Now, having turned the corner on 60, I’ve given up hope that my short-term memory will find me. Whatever remnants remain after the ravages of menopause are now under siege by a host of new predators: a deteriorating hippocampus; protein declines; decreased blood flow to the brain. The list goes on. (Want to freak yourself out? Google “aging memory loss.”)
I’ve come to accept that listmaking is no longer a casual one-off from my routine. It is the very heart of my routine.
Every night before heading to bed, I sit at the counter by my kitchen phone and pull out my day calendar. (Yes, I still use one. It beats wrestling with the teeny letters on my iPhone keypad.) After deciphering my scratchings, every bit as illegible as my mother’s, I construct a list of the next day’s activities, which I then leave on the kitchen table for consultation throughout the following day. First comes a chronology of appointments, then items I can shoehorn in whenever.
Over time, my prompts have grown more detailed. Where “Call Dad” would once have sufficed, now it’s “Call Dad, ask about eye doctor visit.”
You may wonder how, if I have no short-term memory, I know to ask my father how his eye appointment went. So glad you asked! When, say, a week earlier, he tells me he’s made an Oct. 28 appointment with Dr. So-and-So to get his eyes checked, I write “Call Dad (eyes)” on the Oct. 28 space of my day calendar. A week later, when I ask the appropriate question on the right day, Dad thinks I’m a concerned, loving daughter who remembers every detail of his life — which, of course, I don’t since I can’t remember the details of even my own life.
But people don’t quite believe that. So, I arm myself with such memory prompts for all the important people in my life. Well, with one exception: My husband. No way I can keep track of all his daily comings and goings. It makes for a lot of awkward moments that sound like this:
Him: “I’m heading out.”
Me: “Where you going?”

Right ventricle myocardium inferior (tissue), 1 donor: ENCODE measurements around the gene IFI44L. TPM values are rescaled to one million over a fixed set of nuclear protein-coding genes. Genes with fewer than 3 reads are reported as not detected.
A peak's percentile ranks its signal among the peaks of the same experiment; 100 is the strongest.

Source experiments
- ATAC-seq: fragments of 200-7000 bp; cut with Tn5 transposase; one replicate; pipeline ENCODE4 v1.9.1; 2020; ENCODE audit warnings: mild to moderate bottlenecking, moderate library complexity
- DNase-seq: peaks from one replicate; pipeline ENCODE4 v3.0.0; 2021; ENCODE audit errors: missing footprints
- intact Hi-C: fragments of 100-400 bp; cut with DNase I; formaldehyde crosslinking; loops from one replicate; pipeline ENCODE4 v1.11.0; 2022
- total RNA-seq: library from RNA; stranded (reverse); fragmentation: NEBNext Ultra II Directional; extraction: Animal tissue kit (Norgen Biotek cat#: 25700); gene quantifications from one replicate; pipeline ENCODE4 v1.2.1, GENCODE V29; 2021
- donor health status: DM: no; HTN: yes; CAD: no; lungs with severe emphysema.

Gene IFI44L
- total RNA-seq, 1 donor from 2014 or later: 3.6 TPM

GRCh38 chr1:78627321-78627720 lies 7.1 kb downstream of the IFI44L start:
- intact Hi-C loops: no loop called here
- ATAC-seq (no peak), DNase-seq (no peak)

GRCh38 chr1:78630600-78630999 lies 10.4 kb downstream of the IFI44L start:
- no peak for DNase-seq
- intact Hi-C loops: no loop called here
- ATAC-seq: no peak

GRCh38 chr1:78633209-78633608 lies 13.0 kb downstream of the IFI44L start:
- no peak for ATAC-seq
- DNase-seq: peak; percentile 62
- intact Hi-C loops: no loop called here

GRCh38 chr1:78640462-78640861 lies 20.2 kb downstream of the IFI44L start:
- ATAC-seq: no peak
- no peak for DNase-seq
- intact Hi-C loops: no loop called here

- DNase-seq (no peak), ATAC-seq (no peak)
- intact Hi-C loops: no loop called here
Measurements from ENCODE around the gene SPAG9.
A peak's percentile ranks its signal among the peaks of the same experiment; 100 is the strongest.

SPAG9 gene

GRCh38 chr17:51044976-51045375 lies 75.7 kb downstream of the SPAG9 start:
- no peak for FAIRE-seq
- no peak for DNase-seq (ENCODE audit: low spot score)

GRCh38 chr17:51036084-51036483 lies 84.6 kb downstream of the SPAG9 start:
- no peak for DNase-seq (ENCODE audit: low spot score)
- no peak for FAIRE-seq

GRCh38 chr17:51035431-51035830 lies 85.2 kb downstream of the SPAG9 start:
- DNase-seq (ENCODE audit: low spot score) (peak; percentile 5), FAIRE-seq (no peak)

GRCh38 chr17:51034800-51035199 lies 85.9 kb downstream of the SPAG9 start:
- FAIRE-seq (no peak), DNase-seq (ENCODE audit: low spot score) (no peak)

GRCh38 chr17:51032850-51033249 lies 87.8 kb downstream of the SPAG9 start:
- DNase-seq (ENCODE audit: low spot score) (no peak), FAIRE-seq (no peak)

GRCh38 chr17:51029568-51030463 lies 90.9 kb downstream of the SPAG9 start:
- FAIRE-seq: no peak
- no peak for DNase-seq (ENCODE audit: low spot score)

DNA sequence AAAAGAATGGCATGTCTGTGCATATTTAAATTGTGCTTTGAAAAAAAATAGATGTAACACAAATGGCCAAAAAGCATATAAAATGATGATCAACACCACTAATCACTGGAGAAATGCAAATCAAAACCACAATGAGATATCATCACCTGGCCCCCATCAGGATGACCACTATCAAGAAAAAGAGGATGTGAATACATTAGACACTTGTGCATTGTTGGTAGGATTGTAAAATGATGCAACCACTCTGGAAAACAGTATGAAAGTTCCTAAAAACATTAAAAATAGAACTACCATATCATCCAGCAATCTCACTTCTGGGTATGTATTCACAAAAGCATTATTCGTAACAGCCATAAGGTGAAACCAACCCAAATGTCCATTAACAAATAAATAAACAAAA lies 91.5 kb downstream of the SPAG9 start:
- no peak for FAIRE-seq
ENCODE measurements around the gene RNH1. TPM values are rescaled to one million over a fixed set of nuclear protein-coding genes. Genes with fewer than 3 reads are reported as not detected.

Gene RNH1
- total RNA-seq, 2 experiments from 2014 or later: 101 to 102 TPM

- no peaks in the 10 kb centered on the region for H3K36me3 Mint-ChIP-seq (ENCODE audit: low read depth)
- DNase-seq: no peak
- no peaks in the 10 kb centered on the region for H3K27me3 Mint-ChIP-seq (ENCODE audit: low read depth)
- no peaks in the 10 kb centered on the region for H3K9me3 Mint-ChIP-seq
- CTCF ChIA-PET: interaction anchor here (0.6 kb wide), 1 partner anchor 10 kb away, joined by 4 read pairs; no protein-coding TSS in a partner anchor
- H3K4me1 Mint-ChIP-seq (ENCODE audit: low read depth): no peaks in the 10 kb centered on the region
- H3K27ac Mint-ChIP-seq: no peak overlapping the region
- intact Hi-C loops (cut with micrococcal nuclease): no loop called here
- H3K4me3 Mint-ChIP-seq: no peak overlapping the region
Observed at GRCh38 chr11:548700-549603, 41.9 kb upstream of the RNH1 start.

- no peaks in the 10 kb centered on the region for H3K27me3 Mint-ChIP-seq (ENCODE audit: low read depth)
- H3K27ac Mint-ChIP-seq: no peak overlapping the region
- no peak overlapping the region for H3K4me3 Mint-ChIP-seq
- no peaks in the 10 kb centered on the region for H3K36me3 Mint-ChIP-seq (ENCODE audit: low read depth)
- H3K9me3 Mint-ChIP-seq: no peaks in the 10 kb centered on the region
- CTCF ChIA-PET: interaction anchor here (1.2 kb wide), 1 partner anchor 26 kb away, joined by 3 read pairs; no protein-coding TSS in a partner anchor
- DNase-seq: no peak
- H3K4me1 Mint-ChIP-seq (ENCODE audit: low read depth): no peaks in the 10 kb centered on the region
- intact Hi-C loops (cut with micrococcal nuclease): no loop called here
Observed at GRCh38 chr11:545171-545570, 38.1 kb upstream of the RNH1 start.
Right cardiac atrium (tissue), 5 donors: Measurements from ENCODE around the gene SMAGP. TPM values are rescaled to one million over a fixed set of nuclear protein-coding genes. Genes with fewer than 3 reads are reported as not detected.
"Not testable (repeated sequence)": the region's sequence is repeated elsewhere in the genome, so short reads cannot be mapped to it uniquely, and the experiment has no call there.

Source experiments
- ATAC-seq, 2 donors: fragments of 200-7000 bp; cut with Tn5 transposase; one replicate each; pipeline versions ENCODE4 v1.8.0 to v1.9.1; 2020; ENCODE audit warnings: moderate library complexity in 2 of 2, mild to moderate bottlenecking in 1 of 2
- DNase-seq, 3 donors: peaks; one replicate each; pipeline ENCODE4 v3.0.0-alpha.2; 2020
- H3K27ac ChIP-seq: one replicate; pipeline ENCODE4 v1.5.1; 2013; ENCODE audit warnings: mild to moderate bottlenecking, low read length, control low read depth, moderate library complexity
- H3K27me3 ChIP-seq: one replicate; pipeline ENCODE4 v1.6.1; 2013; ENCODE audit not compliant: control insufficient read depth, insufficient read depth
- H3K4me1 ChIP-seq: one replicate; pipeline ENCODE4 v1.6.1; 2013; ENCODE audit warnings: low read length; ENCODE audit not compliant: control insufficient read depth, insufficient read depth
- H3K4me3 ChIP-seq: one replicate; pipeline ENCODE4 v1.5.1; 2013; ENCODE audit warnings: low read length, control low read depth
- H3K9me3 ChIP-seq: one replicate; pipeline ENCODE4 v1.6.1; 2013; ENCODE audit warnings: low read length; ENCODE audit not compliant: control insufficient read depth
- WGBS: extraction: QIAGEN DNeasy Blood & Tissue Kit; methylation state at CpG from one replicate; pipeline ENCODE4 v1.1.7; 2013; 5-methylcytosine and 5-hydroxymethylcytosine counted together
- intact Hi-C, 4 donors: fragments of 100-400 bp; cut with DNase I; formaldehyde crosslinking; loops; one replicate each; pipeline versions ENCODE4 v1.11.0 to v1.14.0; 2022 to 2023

Him: “To lunch with So-and-So.”
Five hours later:
Me: “So, what did you do today?”
Him: “I had that lunch I told you about.”
Me: “What lunch?”
I can only hope he knows I care.
Lately, I’ve had to kick my memory prompts up a notch. Where I used to get away with the list I made each night, now I require addendum jottings throughout the day. If, say, I put a load of laundry in the washing machine, I then need to put a note on the kitchen table that reads, “Laundry” to remind me to transfer the clothes to the dryer. After I complete that transfer, I jot another note, “Dryer,” to remind that there are clothes in need folding. If I don’t do this, the load may sit in the washing machine for days.
At this point, my jottings take up so much time it’s amazing I have time left over to execute the things on my lists.
But here’s the thing: While my friends are only now beginning to freak out about short-term memory loss (I was watching…you know, the show set in Moscow? No, wait, Egypt?...anyway, the one with…Damn! What’s his name? He used to play a doctor on…), I’m at peace with my lapses. After two decades of living with memory outages, I know that my brain can still attach itself to problems of enormous complexity and emerge with satisfying conclusions.
I can still cogitate. Concentrate. Contemplate. Deliberate. Evaluate. Meditate. Ruminate. Whatever-else-ate. I just can’t remember. And for that? I have lists.